I’ve been thinking a lot lately about kindness. Not in any big, universal way. Just in the small, day-to-day way. I think the impetus was an email I received from a good friend, Pam McPhee, who sent along a poem as well. The email and poem are printed below.

    Pam is a special spirit in the world who teaches by example. She doesn't know she's doing it most of the time, but she just is kindness, compassion, resilience, and good, and I'm grateful for her presence in my life.

    Maybe the email started my reflections or maybe there’s just something in the air these days. A pressing need to be nicer, to notice the good, and to pass it along. And I've been making a conscious effort to notice what is already good everywhere around me, if I choose to look....

  • March 24, 2020

    Not Cancelled: Love

    Not Cancelled: Love

    It's good to do uncomfortable things. It's weight training for life.

    --Anne Lamott

    Things have changed. The world is not the way it was a month ago. 

    • The pool is closed, swim teams canceled, my daily swim on hold.
    • Aikido classes canceled.
    • Public Library closed.
    • Workshops canceled.
    • Church canceled.
    • Grocery store shelves with holes where canned goods and paper products used to be.
    • Many losing jobs and worried about the next meal.

    And yet....

    • Calls with family increase exponentially, making sure we're all healthy and that Mom is safe.
    • Daily routine more relaxed, less stressed.
    • Learning to work virtually, be more creative.
    • Long walks, hikes, and rambles in the warming weather, strangers smiling and waving at me.
    • Families playing outside together.
    • Restaurants, businesses and residents pitching in to help neighbors and others who need food and assistance.
    • Reading a lot, my pile of "someday" books dwindling.
    • Quiet time-yes!
    • My suitcase unpacked!
    • Church on Facebook Live!

    An inspiring graphic from WeAreUnsinkable.com appeared by way of my sister, Paula, on Facebook last week, and it helped me regain some perspective....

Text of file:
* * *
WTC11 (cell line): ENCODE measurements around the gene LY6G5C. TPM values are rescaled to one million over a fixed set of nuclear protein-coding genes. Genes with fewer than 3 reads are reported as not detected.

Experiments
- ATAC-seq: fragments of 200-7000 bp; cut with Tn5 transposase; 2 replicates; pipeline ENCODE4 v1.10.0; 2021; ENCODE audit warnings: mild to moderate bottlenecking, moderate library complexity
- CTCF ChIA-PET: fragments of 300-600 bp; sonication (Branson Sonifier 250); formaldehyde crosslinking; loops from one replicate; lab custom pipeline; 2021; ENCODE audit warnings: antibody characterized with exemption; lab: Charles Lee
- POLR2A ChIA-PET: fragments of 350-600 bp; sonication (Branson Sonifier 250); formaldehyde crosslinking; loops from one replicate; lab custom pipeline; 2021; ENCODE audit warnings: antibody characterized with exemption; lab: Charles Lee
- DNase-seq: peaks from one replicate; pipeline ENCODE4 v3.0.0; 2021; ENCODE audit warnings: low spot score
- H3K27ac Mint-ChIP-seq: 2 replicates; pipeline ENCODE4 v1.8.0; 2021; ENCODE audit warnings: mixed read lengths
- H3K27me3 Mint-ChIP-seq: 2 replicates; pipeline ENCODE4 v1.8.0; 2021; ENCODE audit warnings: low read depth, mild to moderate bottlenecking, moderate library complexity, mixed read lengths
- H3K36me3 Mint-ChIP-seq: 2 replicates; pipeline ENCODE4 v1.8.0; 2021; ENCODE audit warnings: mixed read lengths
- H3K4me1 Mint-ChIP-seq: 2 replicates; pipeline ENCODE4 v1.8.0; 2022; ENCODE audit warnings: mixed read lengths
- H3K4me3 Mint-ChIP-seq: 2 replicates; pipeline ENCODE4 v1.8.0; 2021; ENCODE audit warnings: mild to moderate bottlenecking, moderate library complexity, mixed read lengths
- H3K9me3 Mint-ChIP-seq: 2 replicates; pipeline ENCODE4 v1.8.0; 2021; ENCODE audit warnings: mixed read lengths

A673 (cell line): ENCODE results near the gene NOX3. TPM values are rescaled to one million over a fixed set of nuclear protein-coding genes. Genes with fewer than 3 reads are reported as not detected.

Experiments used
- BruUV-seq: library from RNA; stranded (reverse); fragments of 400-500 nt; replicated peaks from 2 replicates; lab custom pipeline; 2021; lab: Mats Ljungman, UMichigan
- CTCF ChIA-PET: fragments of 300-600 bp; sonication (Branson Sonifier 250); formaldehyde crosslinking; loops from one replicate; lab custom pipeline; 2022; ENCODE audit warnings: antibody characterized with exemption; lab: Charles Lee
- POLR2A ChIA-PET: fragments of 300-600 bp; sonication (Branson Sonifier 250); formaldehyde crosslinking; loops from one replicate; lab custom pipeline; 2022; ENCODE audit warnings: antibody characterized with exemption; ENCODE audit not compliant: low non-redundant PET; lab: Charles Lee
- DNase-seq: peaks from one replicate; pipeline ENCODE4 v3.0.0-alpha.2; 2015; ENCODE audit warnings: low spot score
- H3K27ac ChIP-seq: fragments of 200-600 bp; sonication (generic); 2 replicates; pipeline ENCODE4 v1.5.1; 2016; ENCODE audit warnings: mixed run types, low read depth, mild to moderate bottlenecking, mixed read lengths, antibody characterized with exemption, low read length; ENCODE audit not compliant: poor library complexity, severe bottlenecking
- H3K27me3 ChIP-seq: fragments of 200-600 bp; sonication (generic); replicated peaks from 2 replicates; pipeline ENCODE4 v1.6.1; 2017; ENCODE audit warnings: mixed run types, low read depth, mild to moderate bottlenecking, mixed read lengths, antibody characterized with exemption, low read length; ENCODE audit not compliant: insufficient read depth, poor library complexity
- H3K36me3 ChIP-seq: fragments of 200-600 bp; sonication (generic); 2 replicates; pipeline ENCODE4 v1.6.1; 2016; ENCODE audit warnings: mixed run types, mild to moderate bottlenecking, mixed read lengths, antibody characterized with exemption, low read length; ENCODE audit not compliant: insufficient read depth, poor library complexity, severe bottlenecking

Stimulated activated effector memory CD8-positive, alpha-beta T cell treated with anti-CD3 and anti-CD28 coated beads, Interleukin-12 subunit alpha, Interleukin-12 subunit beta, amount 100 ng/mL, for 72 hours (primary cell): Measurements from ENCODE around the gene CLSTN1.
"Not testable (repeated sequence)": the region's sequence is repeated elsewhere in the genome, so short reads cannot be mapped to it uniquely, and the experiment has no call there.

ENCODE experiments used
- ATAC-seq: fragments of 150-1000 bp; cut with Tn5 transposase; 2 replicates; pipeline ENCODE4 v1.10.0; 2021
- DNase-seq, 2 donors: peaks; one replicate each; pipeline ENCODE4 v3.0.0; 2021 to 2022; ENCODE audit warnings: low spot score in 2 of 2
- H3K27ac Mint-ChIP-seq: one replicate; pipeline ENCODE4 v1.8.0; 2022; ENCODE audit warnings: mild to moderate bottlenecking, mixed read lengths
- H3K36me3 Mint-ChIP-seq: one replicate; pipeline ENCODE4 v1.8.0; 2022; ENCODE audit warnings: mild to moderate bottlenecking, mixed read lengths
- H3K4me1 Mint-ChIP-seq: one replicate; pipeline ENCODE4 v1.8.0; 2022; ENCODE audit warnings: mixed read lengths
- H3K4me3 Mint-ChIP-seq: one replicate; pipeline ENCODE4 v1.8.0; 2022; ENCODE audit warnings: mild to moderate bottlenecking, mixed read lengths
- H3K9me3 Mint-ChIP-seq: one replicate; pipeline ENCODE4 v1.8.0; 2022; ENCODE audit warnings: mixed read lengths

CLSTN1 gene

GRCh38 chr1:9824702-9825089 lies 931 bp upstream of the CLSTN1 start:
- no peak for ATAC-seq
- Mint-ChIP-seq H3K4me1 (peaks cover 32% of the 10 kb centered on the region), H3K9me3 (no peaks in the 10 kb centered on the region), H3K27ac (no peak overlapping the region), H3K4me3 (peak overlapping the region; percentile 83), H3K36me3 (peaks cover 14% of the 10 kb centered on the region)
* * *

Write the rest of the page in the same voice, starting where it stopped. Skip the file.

• February 25, 2020

    The In-Between Place

    The In-Between Place

    I'm excited to introduce a good friend, Susan Poulin. Actor, author, playwright and performance artist, Susan recently created a Talk for TEDxPortsmouth, here in Portsmouth NH where I live. Susan's TEDx Talk--Can You Find Your Identity Through a Heritage-Language--is fabulous. You should watch it if you want to see a really great Tedx Talk, and learn a bit about Susan's journey to re-learn her native French language. 

    As fascinating as is Susan's story of the journey back to her roots, how she achieved the goal of a stellar online video is an education in centered presence and emotional intelligence, and I asked her to write about it. I know you'll enjoy Susan's video, and the tale of discovery that led there....

  • January 28, 2020

    I'm About to Learn Something!

    I'm About to Learn Something!

    Whenever conflict, large or small, comes along we are about to learn something.
    —Donna Schaper, Senior Minister at Judson Memorial Church in New York City.

    I write often about the opportunities inherent in conflict, and about the importance of practice. The concept of practice applies to any skill we want to cultivate and, without doubt, practicing new conflict and communication skills requires some risk-taking.

    Yet, every conversation we engage in can be seen as a kind of practice. In the ones that go well, it may be easier to see the skills we used -- I had a clear purpose, I was centered, I asked some useful questions that helped my partner get to what was really bothering them.

    Yet, in my experience, it is the challenging, difficult, risky conversations that offer the greatest learning....

  • December 31, 2019

    Looking Back From the Future

    Looking Back From the Future

    When I first met Thomas Crum, my most generous mentor in this work I do with conflict and aikido, he asked the group he was leading to partner up and do an exercise on visioning--a very different kind of visioning.

    Instead of imagining the year ahead and writing down goals, Tom asked us to imagine we were looking back on the year ahead from a vantage point of having already lived it.

    We were to tell our partner all the things we hoped the year would bring--financial well-being, strong relationships, physical health, workplace success--but in a way that told the story as if these things had already happened.